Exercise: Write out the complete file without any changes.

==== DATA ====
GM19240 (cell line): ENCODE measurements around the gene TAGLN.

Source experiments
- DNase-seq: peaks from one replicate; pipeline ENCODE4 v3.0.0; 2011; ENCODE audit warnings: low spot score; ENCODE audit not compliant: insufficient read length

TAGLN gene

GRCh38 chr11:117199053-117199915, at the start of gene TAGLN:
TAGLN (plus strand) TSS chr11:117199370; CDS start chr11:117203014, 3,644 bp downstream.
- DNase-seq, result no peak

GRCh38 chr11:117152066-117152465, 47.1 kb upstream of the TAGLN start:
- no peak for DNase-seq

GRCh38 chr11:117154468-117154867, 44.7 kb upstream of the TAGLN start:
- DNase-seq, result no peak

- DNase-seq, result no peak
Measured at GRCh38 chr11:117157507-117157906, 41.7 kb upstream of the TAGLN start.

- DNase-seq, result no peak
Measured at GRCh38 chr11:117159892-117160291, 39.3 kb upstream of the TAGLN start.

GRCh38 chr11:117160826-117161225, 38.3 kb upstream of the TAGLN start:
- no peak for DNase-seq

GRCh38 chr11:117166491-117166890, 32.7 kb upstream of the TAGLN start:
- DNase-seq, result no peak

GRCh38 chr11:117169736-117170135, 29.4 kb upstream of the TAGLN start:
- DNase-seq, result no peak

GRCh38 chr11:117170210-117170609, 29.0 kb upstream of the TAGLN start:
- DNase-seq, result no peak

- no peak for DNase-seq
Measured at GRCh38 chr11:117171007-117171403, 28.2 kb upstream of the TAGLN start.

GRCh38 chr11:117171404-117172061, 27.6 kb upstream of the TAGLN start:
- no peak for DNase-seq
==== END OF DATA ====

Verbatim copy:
GM19240 (cell line): ENCODE measurements around the gene TAGLN.

Source experiments
- DNase-seq: peaks from one replicate; pipeline ENCODE4 v3.0.0; 2011; ENCODE audit warnings: low spot score; ENCODE audit not compliant: insufficient read length

TAGLN gene

GRCh38 chr11:117199053-117199915, at the start of gene TAGLN:
TAGLN (plus strand) TSS chr11:117199370; CDS start chr11:117203014, 3,644 bp downstream.
- DNase-seq, result no peak

GRCh38 chr11:117152066-117152465, 47.1 kb upstream of the TAGLN start:
- no peak for DNase-seq

GRCh38 chr11:117154468-117154867, 44.7 kb upstream of the TAGLN start:
- DNase-seq, result no peak

- DNase-seq, result no peak
Measured at GRCh38 chr11:117157507-117157906, 41.7 kb upstream of the TAGLN start.

- DNase-seq, result no peak
Measured at GRCh38 chr11:117159892-117160291, 39.3 kb upstream of the TAGLN start.

GRCh38 chr11:117160826-117161225, 38.3 kb upstream of the TAGLN start:
- no peak for DNase-seq

GRCh38 chr11:117166491-117166890, 32.7 kb upstream of the TAGLN start:
- DNase-seq, result no peak

GRCh38 chr11:117169736-117170135, 29.4 kb upstream of the TAGLN start:
- DNase-seq, result no peak

GRCh38 chr11:117170210-117170609, 29.0 kb upstream of the TAGLN start:
- DNase-seq, result no peak

- no peak for DNase-seq
Measured at GRCh38 chr11:117171007-117171403, 28.2 kb upstream of the TAGLN start.

GRCh38 chr11:117171404-117172061, 27.6 kb upstream of the TAGLN start:
- no peak for DNase-seq